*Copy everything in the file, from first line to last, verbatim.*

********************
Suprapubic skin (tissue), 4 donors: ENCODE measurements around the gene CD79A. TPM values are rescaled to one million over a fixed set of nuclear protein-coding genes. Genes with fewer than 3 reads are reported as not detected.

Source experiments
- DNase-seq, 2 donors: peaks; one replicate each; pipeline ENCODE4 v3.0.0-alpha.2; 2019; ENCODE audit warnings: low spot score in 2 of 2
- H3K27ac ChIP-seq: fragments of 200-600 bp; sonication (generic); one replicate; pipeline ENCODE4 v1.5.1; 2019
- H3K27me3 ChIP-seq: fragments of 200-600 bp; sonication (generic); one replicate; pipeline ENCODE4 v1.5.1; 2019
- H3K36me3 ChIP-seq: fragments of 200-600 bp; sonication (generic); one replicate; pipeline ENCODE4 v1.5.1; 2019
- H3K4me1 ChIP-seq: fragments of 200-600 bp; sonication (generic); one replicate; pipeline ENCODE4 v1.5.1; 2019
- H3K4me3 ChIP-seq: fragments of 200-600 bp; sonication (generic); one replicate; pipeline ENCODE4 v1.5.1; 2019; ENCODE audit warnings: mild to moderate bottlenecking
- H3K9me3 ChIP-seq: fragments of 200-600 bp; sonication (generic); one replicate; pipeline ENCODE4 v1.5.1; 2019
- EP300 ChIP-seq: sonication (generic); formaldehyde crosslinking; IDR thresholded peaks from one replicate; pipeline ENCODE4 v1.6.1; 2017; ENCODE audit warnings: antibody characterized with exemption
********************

Suprapubic skin (tissue), 4 donors: ENCODE measurements around the gene CD79A. TPM values are rescaled to one million over a fixed set of nuclear protein-coding genes. Genes with fewer than 3 reads are reported as not detected.

Source experiments
- DNase-seq, 2 donors: peaks; one replicate each; pipeline ENCODE4 v3.0.0-alpha.2; 2019; ENCODE audit warnings: low spot score in 2 of 2
- H3K27ac ChIP-seq: fragments of 200-600 bp; sonication (generic); one replicate; pipeline ENCODE4 v1.5.1; 2019
- H3K27me3 ChIP-seq: fragments of 200-600 bp; sonication (generic); one replicate; pipeline ENCODE4 v1.5.1; 2019
- H3K36me3 ChIP-seq: fragments of 200-600 bp; sonication (generic); one replicate; pipeline ENCODE4 v1.5.1; 2019
- H3K4me1 ChIP-seq: fragments of 200-600 bp; sonication (generic); one replicate; pipeline ENCODE4 v1.5.1; 2019
- H3K4me3 ChIP-seq: fragments of 200-600 bp; sonication (generic); one replicate; pipeline ENCODE4 v1.5.1; 2019; ENCODE audit warnings: mild to moderate bottlenecking
- H3K9me3 ChIP-seq: fragments of 200-600 bp; sonication (generic); one replicate; pipeline ENCODE4 v1.5.1; 2019
- EP300 ChIP-seq: sonication (generic); formaldehyde crosslinking; IDR thresholded peaks from one replicate; pipeline ENCODE4 v1.6.1; 2017; ENCODE audit warnings: antibody characterized with exemption